India, China ‘experienced enough’ to handle hurdles like Doklam standoff, says new Indian envoy
Gautam Bambawale said the military standoff was a ‘momentary hurdle’ in Sino-Indian ties, and that the two countries are not ‘rivals’.
The Doklam standoff was blown out of proportion but it is important that the two countries do not change the status quo, India’s Ambassador to China Gautam Bambawale told Beijing’s state-run daily Global Times on Friday.
Calling the military standoff a “momentary hurdle” in Sino-Indian ties, the newly appointed envoy said India and China were not “rivals”, and that they need to talk to each other and not “talk past each other”.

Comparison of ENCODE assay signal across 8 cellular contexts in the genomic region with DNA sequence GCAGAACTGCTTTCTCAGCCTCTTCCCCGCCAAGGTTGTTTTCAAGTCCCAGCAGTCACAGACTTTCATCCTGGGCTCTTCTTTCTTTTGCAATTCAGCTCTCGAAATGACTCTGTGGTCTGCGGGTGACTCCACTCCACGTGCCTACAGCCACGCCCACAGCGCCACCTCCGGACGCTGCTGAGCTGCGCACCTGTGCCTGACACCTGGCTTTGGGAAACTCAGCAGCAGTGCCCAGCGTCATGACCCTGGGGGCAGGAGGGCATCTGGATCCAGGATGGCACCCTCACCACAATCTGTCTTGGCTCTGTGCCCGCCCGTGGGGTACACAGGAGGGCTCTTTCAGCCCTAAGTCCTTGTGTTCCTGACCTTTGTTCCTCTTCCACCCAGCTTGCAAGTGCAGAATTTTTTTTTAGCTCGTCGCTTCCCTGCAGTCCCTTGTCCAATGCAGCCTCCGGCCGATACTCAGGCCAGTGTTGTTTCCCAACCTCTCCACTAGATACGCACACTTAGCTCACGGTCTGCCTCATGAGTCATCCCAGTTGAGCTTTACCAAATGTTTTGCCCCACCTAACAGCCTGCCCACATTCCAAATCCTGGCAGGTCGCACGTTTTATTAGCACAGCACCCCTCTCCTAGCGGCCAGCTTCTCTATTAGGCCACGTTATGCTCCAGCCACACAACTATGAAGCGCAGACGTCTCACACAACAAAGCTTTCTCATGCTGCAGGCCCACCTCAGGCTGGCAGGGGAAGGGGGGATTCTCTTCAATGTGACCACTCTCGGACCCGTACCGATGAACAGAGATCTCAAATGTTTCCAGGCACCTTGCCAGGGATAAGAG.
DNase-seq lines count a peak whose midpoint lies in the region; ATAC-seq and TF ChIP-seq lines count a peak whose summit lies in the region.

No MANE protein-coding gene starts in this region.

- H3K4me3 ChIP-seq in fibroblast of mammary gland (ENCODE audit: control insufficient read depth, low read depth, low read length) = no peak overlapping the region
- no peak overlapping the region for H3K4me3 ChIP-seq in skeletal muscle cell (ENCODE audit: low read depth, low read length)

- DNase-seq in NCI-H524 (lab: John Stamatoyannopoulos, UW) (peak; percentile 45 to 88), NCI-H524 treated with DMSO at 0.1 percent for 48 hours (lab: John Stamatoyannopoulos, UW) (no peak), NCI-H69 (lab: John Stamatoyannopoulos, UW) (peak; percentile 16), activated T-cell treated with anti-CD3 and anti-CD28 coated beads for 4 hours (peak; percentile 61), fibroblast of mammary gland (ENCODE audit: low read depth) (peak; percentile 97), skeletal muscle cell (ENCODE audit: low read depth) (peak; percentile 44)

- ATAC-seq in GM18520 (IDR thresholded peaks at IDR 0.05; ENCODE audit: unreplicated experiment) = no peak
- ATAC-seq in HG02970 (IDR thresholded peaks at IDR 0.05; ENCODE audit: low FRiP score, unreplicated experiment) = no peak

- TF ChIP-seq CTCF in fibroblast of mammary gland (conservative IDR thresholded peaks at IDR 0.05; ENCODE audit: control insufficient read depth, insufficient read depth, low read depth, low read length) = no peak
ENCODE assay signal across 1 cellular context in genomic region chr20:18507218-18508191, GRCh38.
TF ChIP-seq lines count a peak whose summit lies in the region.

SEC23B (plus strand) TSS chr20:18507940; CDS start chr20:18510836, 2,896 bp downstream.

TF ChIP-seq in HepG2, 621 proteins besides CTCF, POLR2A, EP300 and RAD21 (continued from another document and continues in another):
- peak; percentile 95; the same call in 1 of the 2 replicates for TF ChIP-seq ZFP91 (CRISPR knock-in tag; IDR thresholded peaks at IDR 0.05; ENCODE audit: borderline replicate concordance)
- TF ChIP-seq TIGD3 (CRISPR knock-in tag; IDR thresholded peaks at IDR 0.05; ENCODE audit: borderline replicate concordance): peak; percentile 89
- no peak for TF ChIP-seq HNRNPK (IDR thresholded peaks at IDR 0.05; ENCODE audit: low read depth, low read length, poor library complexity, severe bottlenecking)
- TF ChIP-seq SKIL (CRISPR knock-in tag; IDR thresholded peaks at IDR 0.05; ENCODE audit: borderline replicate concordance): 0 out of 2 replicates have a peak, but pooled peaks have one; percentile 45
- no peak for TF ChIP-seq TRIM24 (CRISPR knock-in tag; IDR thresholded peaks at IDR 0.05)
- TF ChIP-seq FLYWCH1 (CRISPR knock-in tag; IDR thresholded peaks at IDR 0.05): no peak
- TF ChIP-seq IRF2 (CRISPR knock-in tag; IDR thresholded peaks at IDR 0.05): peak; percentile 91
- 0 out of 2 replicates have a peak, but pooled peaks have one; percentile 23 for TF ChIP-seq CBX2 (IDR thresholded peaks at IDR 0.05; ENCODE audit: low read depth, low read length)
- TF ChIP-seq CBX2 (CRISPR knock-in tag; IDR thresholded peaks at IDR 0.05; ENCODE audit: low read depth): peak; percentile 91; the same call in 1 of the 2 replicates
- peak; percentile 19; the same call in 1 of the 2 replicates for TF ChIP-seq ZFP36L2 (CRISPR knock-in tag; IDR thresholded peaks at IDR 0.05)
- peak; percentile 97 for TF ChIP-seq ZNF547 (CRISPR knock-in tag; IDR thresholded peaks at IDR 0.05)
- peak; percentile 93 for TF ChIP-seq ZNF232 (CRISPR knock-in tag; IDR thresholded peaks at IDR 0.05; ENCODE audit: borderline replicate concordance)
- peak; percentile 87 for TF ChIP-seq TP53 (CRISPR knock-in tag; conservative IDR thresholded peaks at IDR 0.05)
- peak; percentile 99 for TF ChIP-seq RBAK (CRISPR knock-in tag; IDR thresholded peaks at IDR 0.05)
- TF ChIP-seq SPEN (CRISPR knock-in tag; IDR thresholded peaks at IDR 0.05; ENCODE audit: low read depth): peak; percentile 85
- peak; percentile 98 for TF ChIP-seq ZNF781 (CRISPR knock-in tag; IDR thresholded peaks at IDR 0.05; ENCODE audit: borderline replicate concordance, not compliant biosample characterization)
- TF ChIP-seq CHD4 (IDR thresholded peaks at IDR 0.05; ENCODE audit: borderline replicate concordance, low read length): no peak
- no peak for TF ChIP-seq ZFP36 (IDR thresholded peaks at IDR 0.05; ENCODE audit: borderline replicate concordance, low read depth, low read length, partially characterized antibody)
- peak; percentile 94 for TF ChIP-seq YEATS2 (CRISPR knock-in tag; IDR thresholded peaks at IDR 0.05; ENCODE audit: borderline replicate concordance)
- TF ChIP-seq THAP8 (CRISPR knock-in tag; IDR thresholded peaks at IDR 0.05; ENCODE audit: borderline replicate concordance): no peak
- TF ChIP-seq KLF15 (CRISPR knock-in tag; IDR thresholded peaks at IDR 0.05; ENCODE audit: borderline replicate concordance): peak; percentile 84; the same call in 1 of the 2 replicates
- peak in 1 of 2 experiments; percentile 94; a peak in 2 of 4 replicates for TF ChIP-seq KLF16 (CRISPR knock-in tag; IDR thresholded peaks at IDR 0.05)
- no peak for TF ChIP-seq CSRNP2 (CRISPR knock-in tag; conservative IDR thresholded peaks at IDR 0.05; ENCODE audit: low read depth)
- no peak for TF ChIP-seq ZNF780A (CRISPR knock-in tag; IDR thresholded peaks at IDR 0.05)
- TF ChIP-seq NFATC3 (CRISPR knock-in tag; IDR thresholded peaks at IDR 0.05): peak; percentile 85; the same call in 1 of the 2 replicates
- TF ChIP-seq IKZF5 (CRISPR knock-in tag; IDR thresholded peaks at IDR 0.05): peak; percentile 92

India and China were locked in a 74-day standoff between troops that ended in August 2017.
“I look at the Doklam stand-off from such a long-term perspective,” Bambawale said. “When you do so, the Doklam standoff is just one event in a much longer-term history,” he told the English daily.
“I believe that you are blowing it out of proportion,” he said, adding that the “people of India and China and our leaders are experienced enough and wise enough to overcome such momentary hurdles in our relationship”.
Bambawale pointed out that Beijing needed to be “sensitive” to New Delhi’s concerns about matters such as the China-Pakistan Economic Corridor. “The China-Pakistan Economic Corridor passes through Indian-claimed territory and hence violates our territorial integrity,” he said. “This is a major problem for us. We need to talk about it, not push it under the carpet.”
The two countries should focus on broad common agendas such as globalisation, climate change and counter-terrorism, he said. He proposed frequent friendly military exchanges as well.